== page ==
Visual 15: Points of Emphasis On the right side of side 2 of your Score Report you will find information that you can use to improve your skills in each of the areas tested by PLAN (English. Math, reading, and science). Notice that each suggestion corresponds to specific content areas. For instance, in math, you will find suggestions for how to improve your skills in “Basic Operations”, “Measurement”, and other important math areas. The suggestions you find on your score report will most likely be different from those for other students in your class who took PLAN, because they are based specifically on your PLAN scores.
Explore and Plan Tests: Parent Night information slides
Explore and Plan Interpretation May 12, 2010
The Link Between EXPLORE and PLAN and the ACT <ul><li>This Evening We Will: </li></ul><ul><ul><li>Explain how the Explore, Plan build toward the ACT and we will look at the core components of the test. </li></ul></ul><ul><ul><li>Review the student score report. </li></ul></ul><ul><ul><li>Discuss how you can use Explore/Plan results to better prepare your student for the ACT and make curricular decisions. </li></ul></ul>
Beginning with the end in mind…. Michigan Merit Exam
MME Components <ul><li>ACT – College Readiness </li></ul><ul><ul><li>English (18), Reading (21), Science (24), </li></ul></ul><ul><ul><li>Math (22) </li></ul></ul><ul><li>Work Keys – Career </li></ul><ul><ul><li>Applied Math, Reading for Info, Locating Information </li></ul></ul><ul><li>Michigan Items – Alignment </li></ul><ul><ul><li>Social Studies, Science, Math, Writing </li></ul></ul>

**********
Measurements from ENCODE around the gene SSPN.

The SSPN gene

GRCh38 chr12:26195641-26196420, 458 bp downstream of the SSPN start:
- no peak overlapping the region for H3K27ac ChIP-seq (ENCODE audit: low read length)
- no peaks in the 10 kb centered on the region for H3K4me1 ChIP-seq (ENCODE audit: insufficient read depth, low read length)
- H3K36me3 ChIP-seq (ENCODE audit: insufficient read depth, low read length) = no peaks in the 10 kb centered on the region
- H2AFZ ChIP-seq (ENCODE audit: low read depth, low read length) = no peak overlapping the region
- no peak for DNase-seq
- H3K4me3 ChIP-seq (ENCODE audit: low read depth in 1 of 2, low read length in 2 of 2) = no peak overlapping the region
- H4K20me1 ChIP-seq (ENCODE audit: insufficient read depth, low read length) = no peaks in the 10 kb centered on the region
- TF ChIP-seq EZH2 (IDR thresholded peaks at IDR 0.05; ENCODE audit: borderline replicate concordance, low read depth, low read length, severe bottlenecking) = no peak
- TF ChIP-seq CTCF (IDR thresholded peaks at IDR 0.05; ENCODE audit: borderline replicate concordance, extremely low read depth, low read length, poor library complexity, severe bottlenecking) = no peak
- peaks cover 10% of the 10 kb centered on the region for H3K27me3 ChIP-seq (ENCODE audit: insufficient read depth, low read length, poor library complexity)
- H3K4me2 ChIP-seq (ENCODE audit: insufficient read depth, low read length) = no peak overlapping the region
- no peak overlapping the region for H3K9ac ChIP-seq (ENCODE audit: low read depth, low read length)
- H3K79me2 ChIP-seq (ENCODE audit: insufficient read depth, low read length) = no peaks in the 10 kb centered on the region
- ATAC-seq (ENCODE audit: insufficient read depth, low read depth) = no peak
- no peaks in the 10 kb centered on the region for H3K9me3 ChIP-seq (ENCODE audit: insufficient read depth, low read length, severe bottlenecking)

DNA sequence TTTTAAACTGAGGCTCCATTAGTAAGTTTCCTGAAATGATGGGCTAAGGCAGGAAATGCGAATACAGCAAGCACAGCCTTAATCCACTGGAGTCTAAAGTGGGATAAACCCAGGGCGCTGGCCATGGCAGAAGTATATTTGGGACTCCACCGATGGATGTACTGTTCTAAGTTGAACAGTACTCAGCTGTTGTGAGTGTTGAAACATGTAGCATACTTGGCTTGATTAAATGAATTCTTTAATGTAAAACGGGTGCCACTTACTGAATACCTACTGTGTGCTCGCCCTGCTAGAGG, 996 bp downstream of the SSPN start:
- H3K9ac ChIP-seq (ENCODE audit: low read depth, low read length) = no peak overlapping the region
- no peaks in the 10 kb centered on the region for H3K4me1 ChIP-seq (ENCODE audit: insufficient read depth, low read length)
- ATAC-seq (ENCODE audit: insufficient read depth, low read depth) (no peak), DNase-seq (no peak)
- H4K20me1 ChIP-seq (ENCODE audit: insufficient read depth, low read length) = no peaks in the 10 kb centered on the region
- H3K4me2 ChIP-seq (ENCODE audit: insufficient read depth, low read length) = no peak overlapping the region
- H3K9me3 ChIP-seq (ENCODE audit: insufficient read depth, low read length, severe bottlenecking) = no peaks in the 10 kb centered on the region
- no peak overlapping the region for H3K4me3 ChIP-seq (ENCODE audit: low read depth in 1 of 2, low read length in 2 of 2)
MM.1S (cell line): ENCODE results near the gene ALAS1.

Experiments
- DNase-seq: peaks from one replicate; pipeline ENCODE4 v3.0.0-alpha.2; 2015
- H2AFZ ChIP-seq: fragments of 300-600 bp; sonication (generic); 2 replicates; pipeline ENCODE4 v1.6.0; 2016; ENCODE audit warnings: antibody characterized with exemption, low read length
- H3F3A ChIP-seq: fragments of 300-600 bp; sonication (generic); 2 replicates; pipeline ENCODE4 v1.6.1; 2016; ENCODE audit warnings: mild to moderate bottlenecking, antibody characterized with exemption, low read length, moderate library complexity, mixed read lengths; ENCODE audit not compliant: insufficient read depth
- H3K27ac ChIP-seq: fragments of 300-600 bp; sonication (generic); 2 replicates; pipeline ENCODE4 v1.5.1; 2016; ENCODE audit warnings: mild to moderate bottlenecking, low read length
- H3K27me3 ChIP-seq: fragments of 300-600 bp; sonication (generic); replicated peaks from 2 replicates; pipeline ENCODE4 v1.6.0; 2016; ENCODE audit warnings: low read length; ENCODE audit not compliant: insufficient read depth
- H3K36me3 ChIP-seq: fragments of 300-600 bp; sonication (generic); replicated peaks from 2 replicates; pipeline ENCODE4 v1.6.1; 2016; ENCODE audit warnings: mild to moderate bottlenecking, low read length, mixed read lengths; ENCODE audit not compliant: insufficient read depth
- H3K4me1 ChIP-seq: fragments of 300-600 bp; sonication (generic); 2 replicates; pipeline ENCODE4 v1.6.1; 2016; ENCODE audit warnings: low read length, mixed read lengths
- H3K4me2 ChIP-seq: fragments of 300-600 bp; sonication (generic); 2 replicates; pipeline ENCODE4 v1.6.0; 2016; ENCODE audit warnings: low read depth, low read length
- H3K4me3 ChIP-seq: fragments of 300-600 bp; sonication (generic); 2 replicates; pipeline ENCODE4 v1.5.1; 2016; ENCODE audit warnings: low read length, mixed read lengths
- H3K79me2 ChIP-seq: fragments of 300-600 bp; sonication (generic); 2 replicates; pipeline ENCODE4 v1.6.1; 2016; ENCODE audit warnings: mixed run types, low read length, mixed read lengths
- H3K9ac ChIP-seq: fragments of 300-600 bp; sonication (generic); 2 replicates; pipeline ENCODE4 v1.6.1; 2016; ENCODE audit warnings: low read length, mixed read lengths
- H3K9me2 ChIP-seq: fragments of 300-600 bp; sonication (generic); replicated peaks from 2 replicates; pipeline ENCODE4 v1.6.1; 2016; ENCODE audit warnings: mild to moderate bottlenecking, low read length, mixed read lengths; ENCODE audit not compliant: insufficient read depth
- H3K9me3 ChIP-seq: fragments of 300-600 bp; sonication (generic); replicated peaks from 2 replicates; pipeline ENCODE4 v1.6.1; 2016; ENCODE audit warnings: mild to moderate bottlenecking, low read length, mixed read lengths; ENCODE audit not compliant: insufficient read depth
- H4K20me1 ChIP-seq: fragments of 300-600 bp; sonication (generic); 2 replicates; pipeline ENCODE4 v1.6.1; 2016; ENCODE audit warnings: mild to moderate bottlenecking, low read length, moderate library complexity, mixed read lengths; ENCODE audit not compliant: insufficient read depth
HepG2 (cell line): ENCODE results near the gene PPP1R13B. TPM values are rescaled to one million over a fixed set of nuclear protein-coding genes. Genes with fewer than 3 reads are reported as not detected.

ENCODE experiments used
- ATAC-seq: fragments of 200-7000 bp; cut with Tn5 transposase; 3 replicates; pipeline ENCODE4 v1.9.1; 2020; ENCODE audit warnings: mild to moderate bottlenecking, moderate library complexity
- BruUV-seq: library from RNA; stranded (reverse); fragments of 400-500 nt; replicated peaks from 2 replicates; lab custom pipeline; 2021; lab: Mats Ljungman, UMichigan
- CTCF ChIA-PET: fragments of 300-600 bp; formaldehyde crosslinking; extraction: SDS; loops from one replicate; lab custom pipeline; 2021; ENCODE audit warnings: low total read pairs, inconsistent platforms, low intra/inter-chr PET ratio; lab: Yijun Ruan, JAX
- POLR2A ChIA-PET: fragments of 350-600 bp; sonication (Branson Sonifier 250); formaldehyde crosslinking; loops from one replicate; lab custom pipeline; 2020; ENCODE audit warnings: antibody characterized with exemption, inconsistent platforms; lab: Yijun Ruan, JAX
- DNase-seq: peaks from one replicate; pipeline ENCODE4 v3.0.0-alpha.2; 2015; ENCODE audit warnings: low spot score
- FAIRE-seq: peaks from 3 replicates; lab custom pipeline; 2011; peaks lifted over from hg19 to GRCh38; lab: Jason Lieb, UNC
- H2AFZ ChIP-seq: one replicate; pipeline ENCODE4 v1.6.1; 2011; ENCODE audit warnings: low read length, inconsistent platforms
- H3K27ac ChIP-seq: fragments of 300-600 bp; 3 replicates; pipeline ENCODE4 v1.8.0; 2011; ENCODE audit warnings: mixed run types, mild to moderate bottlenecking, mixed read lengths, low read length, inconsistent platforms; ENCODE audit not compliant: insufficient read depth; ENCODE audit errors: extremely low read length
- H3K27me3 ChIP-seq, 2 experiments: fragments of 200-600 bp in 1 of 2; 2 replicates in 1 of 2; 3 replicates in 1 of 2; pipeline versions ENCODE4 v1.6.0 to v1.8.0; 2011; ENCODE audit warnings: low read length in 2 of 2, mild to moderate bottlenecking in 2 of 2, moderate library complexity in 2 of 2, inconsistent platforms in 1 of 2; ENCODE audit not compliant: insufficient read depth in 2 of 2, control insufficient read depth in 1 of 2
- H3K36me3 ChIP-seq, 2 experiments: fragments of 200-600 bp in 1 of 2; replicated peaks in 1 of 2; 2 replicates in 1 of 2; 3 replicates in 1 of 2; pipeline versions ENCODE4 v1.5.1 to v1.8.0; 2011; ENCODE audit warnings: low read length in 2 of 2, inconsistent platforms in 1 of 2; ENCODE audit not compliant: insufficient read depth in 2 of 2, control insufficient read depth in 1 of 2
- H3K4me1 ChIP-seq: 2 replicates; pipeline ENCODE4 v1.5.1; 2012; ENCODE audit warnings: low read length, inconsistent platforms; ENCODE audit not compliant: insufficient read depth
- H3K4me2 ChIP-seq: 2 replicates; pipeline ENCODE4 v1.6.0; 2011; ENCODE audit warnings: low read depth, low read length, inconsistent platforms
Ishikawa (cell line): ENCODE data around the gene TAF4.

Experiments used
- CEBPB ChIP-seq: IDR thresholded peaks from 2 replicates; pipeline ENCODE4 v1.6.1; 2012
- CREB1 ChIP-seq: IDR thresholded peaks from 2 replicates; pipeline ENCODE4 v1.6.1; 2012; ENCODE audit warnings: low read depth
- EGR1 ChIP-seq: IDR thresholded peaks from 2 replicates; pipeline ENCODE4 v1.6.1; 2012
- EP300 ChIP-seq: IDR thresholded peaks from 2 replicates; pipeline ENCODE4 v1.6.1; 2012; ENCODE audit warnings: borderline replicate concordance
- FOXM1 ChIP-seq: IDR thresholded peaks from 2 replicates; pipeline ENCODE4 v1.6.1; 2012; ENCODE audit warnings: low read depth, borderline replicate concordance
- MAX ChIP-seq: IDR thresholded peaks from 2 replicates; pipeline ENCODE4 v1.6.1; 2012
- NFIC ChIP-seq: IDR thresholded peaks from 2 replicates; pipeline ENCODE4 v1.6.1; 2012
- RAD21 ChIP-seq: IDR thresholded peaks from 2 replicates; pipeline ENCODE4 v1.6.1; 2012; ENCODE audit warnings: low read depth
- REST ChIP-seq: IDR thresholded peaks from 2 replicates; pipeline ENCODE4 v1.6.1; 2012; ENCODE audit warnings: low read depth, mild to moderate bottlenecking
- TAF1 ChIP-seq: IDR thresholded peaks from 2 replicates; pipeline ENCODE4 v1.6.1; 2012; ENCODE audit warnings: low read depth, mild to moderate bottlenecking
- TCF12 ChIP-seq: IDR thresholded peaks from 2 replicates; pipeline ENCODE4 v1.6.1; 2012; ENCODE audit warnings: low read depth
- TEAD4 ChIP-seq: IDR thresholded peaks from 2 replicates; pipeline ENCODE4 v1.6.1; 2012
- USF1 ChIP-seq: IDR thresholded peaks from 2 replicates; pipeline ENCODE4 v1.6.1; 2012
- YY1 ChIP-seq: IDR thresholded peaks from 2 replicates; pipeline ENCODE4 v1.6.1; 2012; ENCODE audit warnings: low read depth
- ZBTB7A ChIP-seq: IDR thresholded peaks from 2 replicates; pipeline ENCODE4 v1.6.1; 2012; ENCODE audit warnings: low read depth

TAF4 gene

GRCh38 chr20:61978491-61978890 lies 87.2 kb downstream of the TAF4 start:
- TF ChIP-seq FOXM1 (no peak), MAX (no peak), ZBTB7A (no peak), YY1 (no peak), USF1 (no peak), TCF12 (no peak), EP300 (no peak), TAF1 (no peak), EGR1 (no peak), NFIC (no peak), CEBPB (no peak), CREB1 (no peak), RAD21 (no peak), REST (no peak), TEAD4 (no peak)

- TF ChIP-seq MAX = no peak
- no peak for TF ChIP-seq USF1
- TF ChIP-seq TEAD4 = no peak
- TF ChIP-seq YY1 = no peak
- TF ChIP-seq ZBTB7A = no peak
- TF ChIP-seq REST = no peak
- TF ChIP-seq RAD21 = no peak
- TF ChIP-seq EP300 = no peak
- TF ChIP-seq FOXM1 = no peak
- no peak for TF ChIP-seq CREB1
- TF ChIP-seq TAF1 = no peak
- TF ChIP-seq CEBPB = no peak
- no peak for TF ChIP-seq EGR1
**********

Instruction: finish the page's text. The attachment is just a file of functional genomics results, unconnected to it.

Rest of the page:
EXPLORE 8th and 9th grade (score range 1 to 25) PLAN 10th grade (scores 1 to 32) ACT 11th and 12th grade (scores 1 to 36)
ACT College-Readiness Benchmarks Through collaborative research with postsecondary institutions nationwide, ACT has established the following college readiness benchmarks*: * Minimum score needed on an ACT subject-area test to indicate a 50% chance of obtaining a B or higher or a 75% chance of obtaining a C or higher in the corresponding credit-bearing college course. ACT Readiness Benchmarks for Credit-Earning College Courses College EXPLORE (8 th /9 th ) PLAN (10 th ) ACT (11 th /12 th ) Credit-Earning College Readiness C ollege Readiness College Readiness Course Standards Standard Standard English Comp. English English English Algebra Math Math Math Social Science Reading Reading Reading Biology Science Science Science 13 17 15 20 15 19 17 21 18 22 21 24
Current Testing Pattern <ul><li>8 th Explore (1-25) </li></ul><ul><li>9 th Explore (1-25) </li></ul><ul><li>10 th Plan (1-32) </li></ul><ul><li>11 th ACT/MME (1-36) </li></ul><ul><li>Allows for one year’s measurement of growth and time for interventions. </li></ul>
Possible Change for 2012-2013 <ul><li>7 th Explore </li></ul><ul><li>8 th Explore </li></ul><ul><li>9 th Plan </li></ul><ul><li>10 th Practice ACT </li></ul><ul><li>11 th ACT/MME </li></ul><ul><li>One year’s measurement of growth, but more time for interventions. </li></ul>
Middle School: Strengthening the Connection <ul><li>The 1-25 score measured by the Explore are all standards covered in Elementary and Middle School. </li></ul><ul><li>The District is now shifting curriculum alignment to the ACT College Readiness Standards (rather than the MEAP). </li></ul><ul><li>Our MSs are being in-serviced on the Standards and the State is moving to the National Core Standards which are ACT based. </li></ul>